First Trajectory: Critique and Repudiation
One researcher has discerned two phases in the development of Bujo's thought. The first, which includes the period between Bujo's seminary studies in the DRC and his habilitation in 1983, is marked by a concern "to found morals on something other than the natural law in view of the dialogue between Christianity and non-European cultures." (22) An important presupposition that Bujo articulates from this period arises from his reading of Aquinas's ethics through the prism provided by the work of the "autonomous ethic" theologians, especially Alphonse Auer whom he admired. (23) The following quotation from one of his later works captures Bujo's presupposition:
The Bible has not invented moral norms--not even Jesus has--but.., everything goes back to man created in the image and likeness of God and questioned by his word in order to deepen and radicalize the existing, or better pre-existing ethos. The Christian must, starting from the word of God, criticize, stimulate and integrate the human ethos. Even the ecclesiastical magisterium up to now ought to think in such categories, if it does not want to reduce Christians to the level of puppets. (24)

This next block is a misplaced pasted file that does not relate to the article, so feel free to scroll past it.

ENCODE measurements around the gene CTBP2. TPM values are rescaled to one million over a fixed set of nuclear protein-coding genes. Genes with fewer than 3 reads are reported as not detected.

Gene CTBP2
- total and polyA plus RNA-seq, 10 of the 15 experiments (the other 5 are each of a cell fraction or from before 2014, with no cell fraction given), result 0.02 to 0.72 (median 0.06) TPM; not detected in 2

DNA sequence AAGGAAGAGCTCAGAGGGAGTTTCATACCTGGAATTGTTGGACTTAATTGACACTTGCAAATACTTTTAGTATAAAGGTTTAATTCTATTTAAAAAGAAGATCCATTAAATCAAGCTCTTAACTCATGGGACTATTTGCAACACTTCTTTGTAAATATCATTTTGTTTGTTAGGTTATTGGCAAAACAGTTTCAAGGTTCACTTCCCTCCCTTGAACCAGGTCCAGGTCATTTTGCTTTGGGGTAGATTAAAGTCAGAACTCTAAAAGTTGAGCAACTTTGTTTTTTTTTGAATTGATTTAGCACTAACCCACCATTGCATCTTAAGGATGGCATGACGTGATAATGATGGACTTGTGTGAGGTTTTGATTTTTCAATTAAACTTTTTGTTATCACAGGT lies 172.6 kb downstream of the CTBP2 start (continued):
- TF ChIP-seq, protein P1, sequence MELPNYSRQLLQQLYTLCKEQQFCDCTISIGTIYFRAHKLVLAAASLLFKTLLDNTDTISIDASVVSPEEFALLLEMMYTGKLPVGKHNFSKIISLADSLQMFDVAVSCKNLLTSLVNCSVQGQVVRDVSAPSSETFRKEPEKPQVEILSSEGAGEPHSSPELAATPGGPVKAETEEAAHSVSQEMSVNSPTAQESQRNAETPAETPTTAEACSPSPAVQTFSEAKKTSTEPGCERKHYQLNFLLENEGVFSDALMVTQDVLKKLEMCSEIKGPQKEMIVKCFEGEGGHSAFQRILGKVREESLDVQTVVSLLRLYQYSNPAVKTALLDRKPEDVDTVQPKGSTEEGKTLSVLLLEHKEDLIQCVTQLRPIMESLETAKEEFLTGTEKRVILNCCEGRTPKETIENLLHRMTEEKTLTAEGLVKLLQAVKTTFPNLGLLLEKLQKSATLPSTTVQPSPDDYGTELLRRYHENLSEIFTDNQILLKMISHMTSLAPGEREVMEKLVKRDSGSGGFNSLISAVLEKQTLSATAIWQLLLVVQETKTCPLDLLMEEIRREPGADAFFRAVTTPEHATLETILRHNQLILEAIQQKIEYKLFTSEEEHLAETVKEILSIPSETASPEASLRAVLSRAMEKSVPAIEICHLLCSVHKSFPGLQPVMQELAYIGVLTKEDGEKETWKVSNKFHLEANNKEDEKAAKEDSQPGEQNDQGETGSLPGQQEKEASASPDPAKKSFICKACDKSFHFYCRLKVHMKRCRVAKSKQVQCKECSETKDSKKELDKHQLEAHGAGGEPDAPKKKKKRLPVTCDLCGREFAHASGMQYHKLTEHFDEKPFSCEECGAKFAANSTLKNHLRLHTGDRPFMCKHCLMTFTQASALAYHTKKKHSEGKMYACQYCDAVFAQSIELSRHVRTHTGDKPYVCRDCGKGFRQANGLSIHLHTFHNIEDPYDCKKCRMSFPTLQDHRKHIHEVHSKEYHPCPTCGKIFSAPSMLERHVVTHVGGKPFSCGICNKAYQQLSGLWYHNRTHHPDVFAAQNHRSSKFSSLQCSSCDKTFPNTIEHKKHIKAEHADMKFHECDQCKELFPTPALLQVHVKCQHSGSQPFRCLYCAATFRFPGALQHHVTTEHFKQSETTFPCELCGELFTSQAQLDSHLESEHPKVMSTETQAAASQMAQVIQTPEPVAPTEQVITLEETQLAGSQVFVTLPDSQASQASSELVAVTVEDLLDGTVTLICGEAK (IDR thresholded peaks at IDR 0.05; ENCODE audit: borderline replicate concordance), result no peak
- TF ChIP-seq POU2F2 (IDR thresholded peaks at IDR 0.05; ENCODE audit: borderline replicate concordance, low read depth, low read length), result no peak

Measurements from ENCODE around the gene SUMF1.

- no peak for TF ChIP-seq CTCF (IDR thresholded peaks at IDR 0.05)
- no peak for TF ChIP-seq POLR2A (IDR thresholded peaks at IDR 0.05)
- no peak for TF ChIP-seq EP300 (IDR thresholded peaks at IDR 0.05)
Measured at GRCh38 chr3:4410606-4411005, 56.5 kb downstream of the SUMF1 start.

Two important insights influential in the second phase of Bujo's work on African ethics are evident here. One is the notion of ethical autonomy already mentioned. Human beings as creatures of God are capable of generating norms that guide their lives without receiving any other explicit norms through revelation. The second insight is that the involvement by the church's magisterium in the search for norms is not necessary and might sometimes be no more than an authoritarian imposition. Bujo's positions here must be placed in the context of the postconciliar debate on how to construct a moral theology that is truly scriptural, Christian, and human.